At a discreet distance behind the bandstand the goat was being slaughtered. Two park guards held the struggling, bleating creature down on the ground with its neck across a log and hacked its head off with a machete, holding the bunch of leafy twigs against it to staunch the eruption of blood. The goat took several minutes to die.
Once it was dead, they cut off one of its back legs for the dragon behind the fence, then took the rest of the body, and fastened it on to the hook on the blue nylon rope. It rocked and swayed in the breeze as they winched it down to the dragons lying in the gully.
The dragons took only a lethargic interest in it for a while. They were very well fed and sleepy dragons. At last one reared itself up, approached the hanging carcass and ripped gently at its soft underbelly. A great muddle of intestines slipped out of the goat and flopped over the dragon's head. They lay there for a while, steaming gently. The dragon seemed, for the moment, not to take any further interest.
Another dragon then heaved itself into motion and approached. It sniffed and licked at the air, and then started to eat the intestines of the goat from off the head of the first dragon, until the first dragon rounded on it, and started to claim part of its meal for itself. At first nip a thick green liquid flooded out of the glistening grey coils, and as the meal proceeded, the head of each dragon in turn became wet with the green liquid.
"Boy, this makes it big, Pauline," said a man standing near me, watching through his binoculars. "It makes it bigger than it is. You know, with these it's the size I really thought we'd be seeing." He handed the binoculars to his wife.
"Oh, that really does magnify it!" she said.
"It really is a superb pair of binoculars, Pauline. And they're not heavy either."
Others of the group clustered round.
"May I take a look? Whose are they?"
"My gosh, Howard would adore these!"
"Al? Al, take a look at these binoculars and see how heavy they are!"
Just as I was making the charitable assumption that the binoculars were just a diversion from having actually to watch the hellish floor show in the pit, the woman who now had possession of them suddenly exclaimed delightedly, "Gulp, gulp gulp! All gone! What a digestive system! Now he's smelling us!"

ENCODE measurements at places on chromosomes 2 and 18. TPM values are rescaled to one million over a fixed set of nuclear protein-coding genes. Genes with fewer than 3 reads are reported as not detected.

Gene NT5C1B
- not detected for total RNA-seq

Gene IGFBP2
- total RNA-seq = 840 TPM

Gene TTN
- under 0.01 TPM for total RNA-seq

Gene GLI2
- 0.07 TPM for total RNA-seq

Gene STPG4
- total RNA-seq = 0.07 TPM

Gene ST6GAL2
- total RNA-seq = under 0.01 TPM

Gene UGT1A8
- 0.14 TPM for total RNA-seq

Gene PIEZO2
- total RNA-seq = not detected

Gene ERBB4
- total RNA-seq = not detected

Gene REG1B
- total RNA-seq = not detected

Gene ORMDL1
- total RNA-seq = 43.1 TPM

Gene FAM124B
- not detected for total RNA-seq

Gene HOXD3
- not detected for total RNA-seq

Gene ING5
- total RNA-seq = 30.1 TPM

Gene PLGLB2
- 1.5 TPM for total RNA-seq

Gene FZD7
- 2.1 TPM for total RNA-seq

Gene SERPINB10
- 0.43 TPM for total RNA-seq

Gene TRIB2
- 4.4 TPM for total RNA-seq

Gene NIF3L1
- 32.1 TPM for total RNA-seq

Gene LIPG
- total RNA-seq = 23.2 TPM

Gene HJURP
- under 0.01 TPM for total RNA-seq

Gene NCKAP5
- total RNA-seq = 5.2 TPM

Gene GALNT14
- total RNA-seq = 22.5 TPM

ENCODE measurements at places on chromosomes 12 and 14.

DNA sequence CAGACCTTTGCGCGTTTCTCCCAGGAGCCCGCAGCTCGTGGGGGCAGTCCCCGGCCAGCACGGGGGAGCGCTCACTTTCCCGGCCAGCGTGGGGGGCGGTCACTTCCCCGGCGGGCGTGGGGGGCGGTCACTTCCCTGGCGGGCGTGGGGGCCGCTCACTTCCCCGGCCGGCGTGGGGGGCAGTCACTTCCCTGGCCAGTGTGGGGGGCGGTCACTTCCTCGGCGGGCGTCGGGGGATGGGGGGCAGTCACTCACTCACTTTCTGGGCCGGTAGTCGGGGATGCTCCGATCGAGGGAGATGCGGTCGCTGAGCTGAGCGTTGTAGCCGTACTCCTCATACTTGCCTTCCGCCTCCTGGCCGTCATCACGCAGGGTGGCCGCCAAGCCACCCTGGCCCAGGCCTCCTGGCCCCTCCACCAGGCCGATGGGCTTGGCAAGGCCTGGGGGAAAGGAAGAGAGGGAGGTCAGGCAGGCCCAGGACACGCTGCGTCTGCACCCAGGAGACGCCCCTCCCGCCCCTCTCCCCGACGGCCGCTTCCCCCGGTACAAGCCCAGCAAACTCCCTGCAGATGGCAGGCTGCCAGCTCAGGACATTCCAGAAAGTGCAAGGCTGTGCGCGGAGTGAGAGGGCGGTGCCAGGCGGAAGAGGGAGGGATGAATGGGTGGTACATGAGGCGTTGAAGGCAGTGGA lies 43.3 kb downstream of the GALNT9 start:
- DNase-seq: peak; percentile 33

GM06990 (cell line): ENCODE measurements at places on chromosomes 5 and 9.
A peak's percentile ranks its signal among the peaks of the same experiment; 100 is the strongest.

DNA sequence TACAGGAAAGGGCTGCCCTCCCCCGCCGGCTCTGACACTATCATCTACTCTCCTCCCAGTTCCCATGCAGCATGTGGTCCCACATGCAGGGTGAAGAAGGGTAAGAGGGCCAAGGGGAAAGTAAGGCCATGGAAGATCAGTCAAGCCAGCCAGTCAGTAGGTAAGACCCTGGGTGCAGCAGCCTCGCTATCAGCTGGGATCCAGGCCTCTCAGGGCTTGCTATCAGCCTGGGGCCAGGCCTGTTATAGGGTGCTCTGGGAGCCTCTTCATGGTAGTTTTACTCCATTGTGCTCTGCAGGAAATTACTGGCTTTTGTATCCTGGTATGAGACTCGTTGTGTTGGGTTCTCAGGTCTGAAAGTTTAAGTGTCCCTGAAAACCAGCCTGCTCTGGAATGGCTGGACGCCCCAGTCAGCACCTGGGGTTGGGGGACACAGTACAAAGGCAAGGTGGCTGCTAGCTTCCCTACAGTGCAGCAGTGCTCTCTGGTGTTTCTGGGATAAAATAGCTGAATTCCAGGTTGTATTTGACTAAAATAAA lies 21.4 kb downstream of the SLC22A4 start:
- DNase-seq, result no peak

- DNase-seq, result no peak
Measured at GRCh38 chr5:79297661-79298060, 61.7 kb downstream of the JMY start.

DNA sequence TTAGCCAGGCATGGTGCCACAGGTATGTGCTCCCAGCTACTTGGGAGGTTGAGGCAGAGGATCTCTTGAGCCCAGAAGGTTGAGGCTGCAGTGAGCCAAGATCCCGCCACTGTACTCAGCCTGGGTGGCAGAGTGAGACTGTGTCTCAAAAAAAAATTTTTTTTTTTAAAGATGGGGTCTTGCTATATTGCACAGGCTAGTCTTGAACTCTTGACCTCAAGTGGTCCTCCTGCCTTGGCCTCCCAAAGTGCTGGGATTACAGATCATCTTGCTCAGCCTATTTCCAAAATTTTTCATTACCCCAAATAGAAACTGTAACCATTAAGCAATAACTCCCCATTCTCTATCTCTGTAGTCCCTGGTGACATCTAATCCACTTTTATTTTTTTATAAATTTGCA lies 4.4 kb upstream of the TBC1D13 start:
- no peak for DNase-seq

"He probably wants fresher meat," growled her husband. "Live, on the hoof!"
It was in fact at least an hour or so before all of the goat had gone, by which time the party had drifted, chatting, back to the village. As they did so a lone Englishwoman in the party confided to us that she didn't actually care much about the dragons. "I like the landscape," she said, airily. "The dragons are just thrown in. And of course, with all the strings and the goats and the tourists, well, it's just comedy really. If you were walking by yourself and you came across one, that might be different, but it's kind of like a puppet show."
When the last of them had left, a park guard told us that if we wished to we could climb down into the gully and see the dragons close to, and with swimming heads we did so. Two guards came with us, armed with long sticks, which branched into a "Y" at the end. They used these to push the dragons" necks away if they came too close or began to look aggressive.
We clambered and slithered down the slope, almost too scared to know or care what we were doing, and within a few minutes I found myself standing just two feet from the largest of the dragons. It regarded me without much interest, having plenty already to feed on. A length of dripping intestine was hanging from its open jaws, and its face was glistening with blood and saliva. The inside of its mouth was a pale, hard pink, and its fetid breath, together with the hot foul air of the gully combined into a stench so overpowering that our eyes were stinging and streaming and we were half faint with nausea.
All that remained by now of the goat which we had followed as it struggled bleating down the pathway ahead of us was one bloody and dismembered leg hanging by its ankle from the hook on the blue nylon rope. One dragon alone was still interested in it, and was gnawing moodily at the thigh muscles. Then it got a proper grip on the whole leg, and tried with vicious twists of its head to pull it off the hook, but the leg was held fast at the ankle bone. Then, astoundingly, the dragon began instead very slowly to swallow the leg whole. It pulled and tugged, and manoeuvred itself, so that more and more of the leg was pushed down its throat, until all that protruded was the hoof and the hook. After a while the dragon gave up struggling with it and simply squatted there, frozen in this posture for at least ten minutes until at last a guard did it the favour of hacking the hook away with his machete. The very last piece of the goat slithered away into the lizard's maw where, bones, hooves, horns and and all would now slowly be dissolved by the corrosive power of the enzymes that live in a Komodo dragon's digestive system.
We made our excuses and left.